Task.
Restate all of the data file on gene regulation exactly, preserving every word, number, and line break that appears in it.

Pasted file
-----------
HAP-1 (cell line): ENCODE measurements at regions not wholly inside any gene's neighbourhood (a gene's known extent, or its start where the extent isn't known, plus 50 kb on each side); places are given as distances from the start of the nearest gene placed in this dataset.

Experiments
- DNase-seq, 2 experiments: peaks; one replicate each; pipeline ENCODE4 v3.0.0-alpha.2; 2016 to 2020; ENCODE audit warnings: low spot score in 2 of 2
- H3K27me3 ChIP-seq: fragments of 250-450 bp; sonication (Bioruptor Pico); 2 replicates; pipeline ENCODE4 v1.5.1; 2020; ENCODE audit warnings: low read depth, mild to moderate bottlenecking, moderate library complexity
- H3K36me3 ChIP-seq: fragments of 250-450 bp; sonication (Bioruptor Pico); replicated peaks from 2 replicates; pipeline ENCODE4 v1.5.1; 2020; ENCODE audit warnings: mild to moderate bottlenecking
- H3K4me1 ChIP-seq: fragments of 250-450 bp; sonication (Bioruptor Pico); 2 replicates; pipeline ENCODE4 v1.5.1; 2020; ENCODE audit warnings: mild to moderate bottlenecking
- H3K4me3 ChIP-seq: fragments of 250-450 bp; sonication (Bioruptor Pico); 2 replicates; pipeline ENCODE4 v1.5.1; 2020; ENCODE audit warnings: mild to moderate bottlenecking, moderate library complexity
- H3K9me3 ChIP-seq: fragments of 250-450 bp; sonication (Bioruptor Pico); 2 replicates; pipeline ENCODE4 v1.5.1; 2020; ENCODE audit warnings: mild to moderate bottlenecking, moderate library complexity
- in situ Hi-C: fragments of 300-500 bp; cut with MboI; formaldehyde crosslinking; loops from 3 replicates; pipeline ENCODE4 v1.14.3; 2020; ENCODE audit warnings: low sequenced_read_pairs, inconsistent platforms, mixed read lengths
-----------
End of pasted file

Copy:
HAP-1 (cell line): ENCODE measurements at regions not wholly inside any gene's neighbourhood (a gene's known extent, or its start where the extent isn't known, plus 50 kb on each side); places are given as distances from the start of the nearest gene placed in this dataset.

Experiments
- DNase-seq, 2 experiments: peaks; one replicate each; pipeline ENCODE4 v3.0.0-alpha.2; 2016 to 2020; ENCODE audit warnings: low spot score in 2 of 2
- H3K27me3 ChIP-seq: fragments of 250-450 bp; sonication (Bioruptor Pico); 2 replicates; pipeline ENCODE4 v1.5.1; 2020; ENCODE audit warnings: low read depth, mild to moderate bottlenecking, moderate library complexity
- H3K36me3 ChIP-seq: fragments of 250-450 bp; sonication (Bioruptor Pico); replicated peaks from 2 replicates; pipeline ENCODE4 v1.5.1; 2020; ENCODE audit warnings: mild to moderate bottlenecking
- H3K4me1 ChIP-seq: fragments of 250-450 bp; sonication (Bioruptor Pico); 2 replicates; pipeline ENCODE4 v1.5.1; 2020; ENCODE audit warnings: mild to moderate bottlenecking
- H3K4me3 ChIP-seq: fragments of 250-450 bp; sonication (Bioruptor Pico); 2 replicates; pipeline ENCODE4 v1.5.1; 2020; ENCODE audit warnings: mild to moderate bottlenecking, moderate library complexity
- H3K9me3 ChIP-seq: fragments of 250-450 bp; sonication (Bioruptor Pico); 2 replicates; pipeline ENCODE4 v1.5.1; 2020; ENCODE audit warnings: mild to moderate bottlenecking, moderate library complexity
- in situ Hi-C: fragments of 300-500 bp; cut with MboI; formaldehyde crosslinking; loops from 3 replicates; pipeline ENCODE4 v1.14.3; 2020; ENCODE audit warnings: low sequenced_read_pairs, inconsistent platforms, mixed read lengths